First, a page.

For Special Needs Education, she says, there are specific intervention measures for learners.

“If we have a student who is blind for instance, they will definitely have to start with knowing how to use a slate and a stylus, working on mobility and familiarising with their environment.

For the deaf students and those with Autism Spectrum Disorders commonly known as ASD, there are specific learning strategies,” she said.

Based in Kasarani, Nairobi, Nyalik says they offer services within Nairobi and it’s environs. She says they are mobile, meaning they take their services to clients.

On average, one teacher has three sessions a day. Their charges, she says, are not fixed as the prices are solely dependent on what the parents want for their child.

“For primary school children, a 90 minutes session goes for Sh500 with a break of 10 minutes in the middle of a session and the same applies for secondary school students under the Kenyan system.

For kindergarten and Grades One, Two and Three we do Sh300 for half a session or usually with an extension to a full hour because they have shorter concentration spans and play is more important incorporated in their studies,” she said.

Her outfit also charge between Sh1,000 to Sh1,500 depending on the needs of the learner.

Their main challenge, however, she says is moving around from one client to the other as they may get caught up in traffic jam and having the pre-school pupils misbehave during weekdays when their parents are not around.

Safety measures

Anne Aballa, a beneficiary admitted to People Daily how home schooling has greatly helped her 18 year-old-daughter Natalie Wambura who is a Form Four student at Mwisuni Girls Secondary School in Kangundo, Machakos county.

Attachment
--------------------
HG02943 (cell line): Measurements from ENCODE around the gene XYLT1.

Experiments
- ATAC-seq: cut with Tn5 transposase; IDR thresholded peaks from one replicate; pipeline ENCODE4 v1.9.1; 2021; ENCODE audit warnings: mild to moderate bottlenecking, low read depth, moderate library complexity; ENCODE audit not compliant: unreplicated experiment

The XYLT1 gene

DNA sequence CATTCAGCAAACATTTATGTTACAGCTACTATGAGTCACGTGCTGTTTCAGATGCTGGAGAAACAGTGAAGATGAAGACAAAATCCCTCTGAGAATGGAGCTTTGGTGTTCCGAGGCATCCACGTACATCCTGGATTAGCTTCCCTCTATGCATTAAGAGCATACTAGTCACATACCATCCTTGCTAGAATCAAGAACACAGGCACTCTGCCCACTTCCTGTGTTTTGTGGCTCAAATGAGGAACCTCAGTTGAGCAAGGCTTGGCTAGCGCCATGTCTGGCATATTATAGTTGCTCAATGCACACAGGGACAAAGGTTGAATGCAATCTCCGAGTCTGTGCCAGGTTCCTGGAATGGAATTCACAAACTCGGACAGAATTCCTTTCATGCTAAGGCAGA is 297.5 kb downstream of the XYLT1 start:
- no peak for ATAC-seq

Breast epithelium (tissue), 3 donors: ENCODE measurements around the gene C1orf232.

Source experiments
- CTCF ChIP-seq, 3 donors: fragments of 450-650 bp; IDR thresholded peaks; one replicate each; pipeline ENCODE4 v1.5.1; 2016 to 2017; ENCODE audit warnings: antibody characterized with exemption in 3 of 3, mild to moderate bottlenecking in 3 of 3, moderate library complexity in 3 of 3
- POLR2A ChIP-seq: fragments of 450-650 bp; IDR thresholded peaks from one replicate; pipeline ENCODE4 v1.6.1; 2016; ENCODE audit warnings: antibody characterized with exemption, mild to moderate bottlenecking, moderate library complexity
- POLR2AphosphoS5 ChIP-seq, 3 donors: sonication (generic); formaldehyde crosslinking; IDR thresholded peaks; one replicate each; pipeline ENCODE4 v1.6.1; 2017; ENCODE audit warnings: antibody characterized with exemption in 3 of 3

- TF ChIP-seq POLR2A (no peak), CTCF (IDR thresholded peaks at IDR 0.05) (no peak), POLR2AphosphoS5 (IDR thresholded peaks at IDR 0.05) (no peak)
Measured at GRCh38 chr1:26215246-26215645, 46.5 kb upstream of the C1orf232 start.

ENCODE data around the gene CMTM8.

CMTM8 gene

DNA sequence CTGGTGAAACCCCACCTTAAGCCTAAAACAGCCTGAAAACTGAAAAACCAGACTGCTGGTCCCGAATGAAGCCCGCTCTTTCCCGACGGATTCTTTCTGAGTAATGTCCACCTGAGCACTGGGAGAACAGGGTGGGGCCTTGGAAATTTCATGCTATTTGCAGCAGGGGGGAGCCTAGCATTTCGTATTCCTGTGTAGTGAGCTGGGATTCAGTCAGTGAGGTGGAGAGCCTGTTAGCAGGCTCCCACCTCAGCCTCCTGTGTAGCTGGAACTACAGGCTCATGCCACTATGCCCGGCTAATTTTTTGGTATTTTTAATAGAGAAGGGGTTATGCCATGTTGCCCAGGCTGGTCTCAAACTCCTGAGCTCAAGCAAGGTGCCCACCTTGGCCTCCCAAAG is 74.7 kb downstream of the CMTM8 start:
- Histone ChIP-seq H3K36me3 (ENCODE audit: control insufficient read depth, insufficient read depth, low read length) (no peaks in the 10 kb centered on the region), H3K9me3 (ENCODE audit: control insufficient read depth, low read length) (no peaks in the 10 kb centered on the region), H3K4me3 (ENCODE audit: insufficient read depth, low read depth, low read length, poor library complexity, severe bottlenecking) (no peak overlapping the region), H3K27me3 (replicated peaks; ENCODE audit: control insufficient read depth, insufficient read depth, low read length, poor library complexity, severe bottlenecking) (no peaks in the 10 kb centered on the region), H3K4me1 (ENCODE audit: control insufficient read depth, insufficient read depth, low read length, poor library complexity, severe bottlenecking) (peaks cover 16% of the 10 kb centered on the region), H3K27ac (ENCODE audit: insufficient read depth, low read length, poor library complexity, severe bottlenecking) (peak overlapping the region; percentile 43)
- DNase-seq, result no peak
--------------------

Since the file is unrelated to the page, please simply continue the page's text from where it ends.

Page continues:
“She has taken her education seriously. She didn’t have a lot of interest in studying, but now she is always busy reading and doing her assignments,” said Aballa.

Another parent, Ayman Clara said the tutorials have greatly helped her five-year-old son who is in PP2. 

When it comes to Covid-19 safety measures, Nyalik says the educators and learners have ensured they abide by the strict rules as given by the Ministry of Health, including hand washing and use of sanitisers, wearing of masks and social distancing.

“We also do regular temperature checks to ensure we are all doing fine,” she says.

Nyalik urges parents to embrace change and not to be rigid about what they feel is right and deserving of their children.

“As teachers, we tend to manifest stronger connections to our students. We are usually emotionally stuck with our students because they are our day-to-day experience.

We would love to keep having our clients even after the Covid-19 pandemic and we believe we shall overcome and probably everything will get back to normal,” she adds.

Early this month, Education cabinet secretary Prof. George Magoha pleaded with authorities to start home schooling and tutorial services to learners.

He said there was no problem with children being taught on small clusters in the comfort of their homes.